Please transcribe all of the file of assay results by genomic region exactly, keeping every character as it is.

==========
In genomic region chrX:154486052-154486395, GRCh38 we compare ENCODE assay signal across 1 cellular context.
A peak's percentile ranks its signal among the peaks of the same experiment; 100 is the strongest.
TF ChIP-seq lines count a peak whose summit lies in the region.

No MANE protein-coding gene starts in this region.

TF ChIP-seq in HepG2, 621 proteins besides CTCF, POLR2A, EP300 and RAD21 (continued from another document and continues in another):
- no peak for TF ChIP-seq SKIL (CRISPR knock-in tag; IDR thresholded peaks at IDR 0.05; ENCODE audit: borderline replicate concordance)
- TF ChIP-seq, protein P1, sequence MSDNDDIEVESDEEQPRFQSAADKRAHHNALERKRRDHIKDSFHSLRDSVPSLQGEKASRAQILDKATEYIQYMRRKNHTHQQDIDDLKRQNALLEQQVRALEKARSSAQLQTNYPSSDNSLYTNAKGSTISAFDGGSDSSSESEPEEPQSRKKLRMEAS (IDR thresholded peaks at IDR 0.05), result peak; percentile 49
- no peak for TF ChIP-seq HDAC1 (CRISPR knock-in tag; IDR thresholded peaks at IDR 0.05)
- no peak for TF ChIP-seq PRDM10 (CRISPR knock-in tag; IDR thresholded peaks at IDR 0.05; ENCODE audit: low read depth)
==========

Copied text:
In genomic region chrX:154486052-154486395, GRCh38 we compare ENCODE assay signal across 1 cellular context.
A peak's percentile ranks its signal among the peaks of the same experiment; 100 is the strongest.
TF ChIP-seq lines count a peak whose summit lies in the region.

No MANE protein-coding gene starts in this region.

TF ChIP-seq in HepG2, 621 proteins besides CTCF, POLR2A, EP300 and RAD21 (continued from another document and continues in another):
- no peak for TF ChIP-seq SKIL (CRISPR knock-in tag; IDR thresholded peaks at IDR 0.05; ENCODE audit: borderline replicate concordance)
- TF ChIP-seq, protein P1, sequence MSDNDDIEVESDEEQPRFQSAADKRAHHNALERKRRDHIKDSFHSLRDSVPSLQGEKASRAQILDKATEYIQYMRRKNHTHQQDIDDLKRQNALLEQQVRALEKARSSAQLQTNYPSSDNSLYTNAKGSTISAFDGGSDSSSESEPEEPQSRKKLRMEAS (IDR thresholded peaks at IDR 0.05), result peak; percentile 49
- no peak for TF ChIP-seq HDAC1 (CRISPR knock-in tag; IDR thresholded peaks at IDR 0.05)
- no peak for TF ChIP-seq PRDM10 (CRISPR knock-in tag; IDR thresholded peaks at IDR 0.05; ENCODE audit: low read depth)